IACS issued its 2020 Annual Review touching upon issues like GHG emissions, remote surveys, and cyber security as well detailed technical pieces on corrosion and stability.
he Annual Review also contains information on IACS extensive contributions to IMO and engagement with industry partners, as well as summaries of all new, revised or deleted IACS Resolutions in 2020. In addition, it includes IACS ‘Class Report’ with data on the IACS fleet.
Remote survey facts
The COVID-19 global pandemic has challenged and disrupted every aspect of normal life during 2020. Remote surveys, which some IACS Members were developing as early as 2018, became the subject of much discussion during the COVID-19 pandemic. There were some industry whisperings of many surveys going uncompleted or completed without surveyor attendance, but data collected by IACS shows this not to be the case.
In fact, during the period January-September 2020, IACS Members completed slightly more scheduled surveys (annual, intermediate, and renewal) than in the same period for 2019; and of these, less than 0.5% were completed entirely by remote means (i.e. with no onboard surveyor presence whatsoever).
Some other surveys held may have had elements delivered remotely, and ad-hoc surveys may have been delivered by remote means. IACS continues to work with industry regulators and other stakeholders on the evolution of the remote survey regime – and the experience gained during 2020 will help industry use such approaches in the future where appropriate.
Spare parts Recommendations’ review
In 1990, IACS established Recommendations 26-30 as a guide for the minimum number and type of spare parts that should be carried onboard ships for reciprocating internal combustion engines, steam turbines and essential auxiliary machinery of ships.
The 2006 revisions constituted only a partial review of the Recommendations and considering the speed of change in the industry since then a full review was proposed in 2020. Additionally, the Marine Technical Managers Association (MARTECMA) raised the following concerns with IACS, adding weight to the need to review the Recommendations:
- There are many cases where the change from 3.5% to 0.5% sulphur content fuel oil or use of marine gas fuel may have caused incidents of cylinder liner failures and cylinder oil suppliers have not been able to introduce new cylinder oil lubricants which might avoid such incidents.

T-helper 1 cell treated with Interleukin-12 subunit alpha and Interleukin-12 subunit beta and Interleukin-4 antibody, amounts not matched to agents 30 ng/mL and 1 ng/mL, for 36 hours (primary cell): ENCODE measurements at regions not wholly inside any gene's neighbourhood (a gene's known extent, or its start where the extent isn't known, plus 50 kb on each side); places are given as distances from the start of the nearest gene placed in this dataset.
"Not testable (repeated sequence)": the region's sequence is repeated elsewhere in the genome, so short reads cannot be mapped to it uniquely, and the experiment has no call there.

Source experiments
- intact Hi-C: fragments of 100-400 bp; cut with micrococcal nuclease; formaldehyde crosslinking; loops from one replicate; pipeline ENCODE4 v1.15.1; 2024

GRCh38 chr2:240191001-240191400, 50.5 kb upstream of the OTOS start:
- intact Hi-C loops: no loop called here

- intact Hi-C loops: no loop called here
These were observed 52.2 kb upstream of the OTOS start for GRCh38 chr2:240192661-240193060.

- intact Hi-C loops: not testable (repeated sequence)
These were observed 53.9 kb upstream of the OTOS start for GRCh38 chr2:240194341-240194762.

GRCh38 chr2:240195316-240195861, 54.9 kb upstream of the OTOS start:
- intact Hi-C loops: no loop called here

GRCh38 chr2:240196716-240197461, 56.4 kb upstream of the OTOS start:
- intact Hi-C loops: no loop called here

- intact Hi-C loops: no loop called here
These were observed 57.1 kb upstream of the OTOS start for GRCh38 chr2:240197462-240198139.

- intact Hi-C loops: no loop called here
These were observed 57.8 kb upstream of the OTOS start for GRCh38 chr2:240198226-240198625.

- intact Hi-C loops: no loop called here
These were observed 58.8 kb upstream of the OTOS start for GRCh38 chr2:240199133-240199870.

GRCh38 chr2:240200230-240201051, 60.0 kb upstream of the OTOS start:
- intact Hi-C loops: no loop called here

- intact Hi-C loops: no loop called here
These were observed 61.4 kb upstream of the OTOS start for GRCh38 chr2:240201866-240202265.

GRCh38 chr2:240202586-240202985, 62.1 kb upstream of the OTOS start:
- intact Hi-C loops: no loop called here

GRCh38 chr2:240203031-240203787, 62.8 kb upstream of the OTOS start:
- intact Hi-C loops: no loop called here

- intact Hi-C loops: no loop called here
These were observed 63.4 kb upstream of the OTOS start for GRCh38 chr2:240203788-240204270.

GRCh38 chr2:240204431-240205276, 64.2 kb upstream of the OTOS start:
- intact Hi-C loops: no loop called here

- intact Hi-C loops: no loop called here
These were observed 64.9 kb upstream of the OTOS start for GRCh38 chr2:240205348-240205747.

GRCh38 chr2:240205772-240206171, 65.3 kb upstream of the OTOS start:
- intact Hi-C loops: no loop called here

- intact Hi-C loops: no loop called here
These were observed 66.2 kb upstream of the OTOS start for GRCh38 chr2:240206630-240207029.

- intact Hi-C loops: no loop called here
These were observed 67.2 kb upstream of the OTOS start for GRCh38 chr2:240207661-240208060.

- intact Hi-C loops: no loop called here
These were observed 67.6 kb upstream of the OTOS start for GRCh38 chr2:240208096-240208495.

- Cost competition in the declining new building market has led to design and installation onboard of auxiliary machinery based upon shore technology and not proven for marine services.
IACS Machinery Panel is working with the International Council on Combustion Engines and industry to revise the Recommendations.
IACS work on GHG emissions
As GHG emission reduction has become a key issue of widespread concern in the maritime community in recent years, in 2020 IACS participated in the working group on technical energy efficiency and operational energy efficiency led by relevant IMO Member States, providing technical support to the IMO secretariat and conducting research together with the industry.
IACS conducted an analysis of the proposed ‘hybrid’ short-term measures and submitted proposals to the IMO Intersessional Meeting of the Working Group on Reduction of GHG Emissions from Ships (ISWG-GHG 7) on the feasibility of the measures and potential difficulties related to implementation.
IACS’ recommendations concerning the implementation of the hybrid measure attracted the attention of many delegations and received significant support from Member States and industry organisations for its technical input and interventions at ISWG-GHG 7.
In addition, IACS said it will continue to draw on its Members’ expertise in advising on the development of IMO guidelines for EEXI and CII, as well as for the Ship Energy Efficiency Management Plan and other related procedures, providing technical support from the perspective of implementation.
In 2020, IACS also actively participated in meetings and technical discussions of the European Sustainable Shipping Forum’s group on ship energy efficiency and provided technical opinions for consultations on relevant alternative fuel legislative initiatives from the EU. It could be noted that there are certain differences between the EU’s strategic goals and IMO’s GHG emission reduction targets, and the potential effect of regional measures the EU intends to develop on the IMO’s global emission reduction measures is unclear. However, relevant emission reduction measures have the overarching aim of meeting the temperature control goal of the Paris Agreement.
Although IACS has always supported the establishment of a global GHG emission reduction mechanism through the IMO – and considers that the high level IMO agreement and its implementation should be sufficient to avoid any future regional measures – IACS will continue to provide its technical expertise and advice for the development and consistent implementation of global or important regional measures from a technical perspective.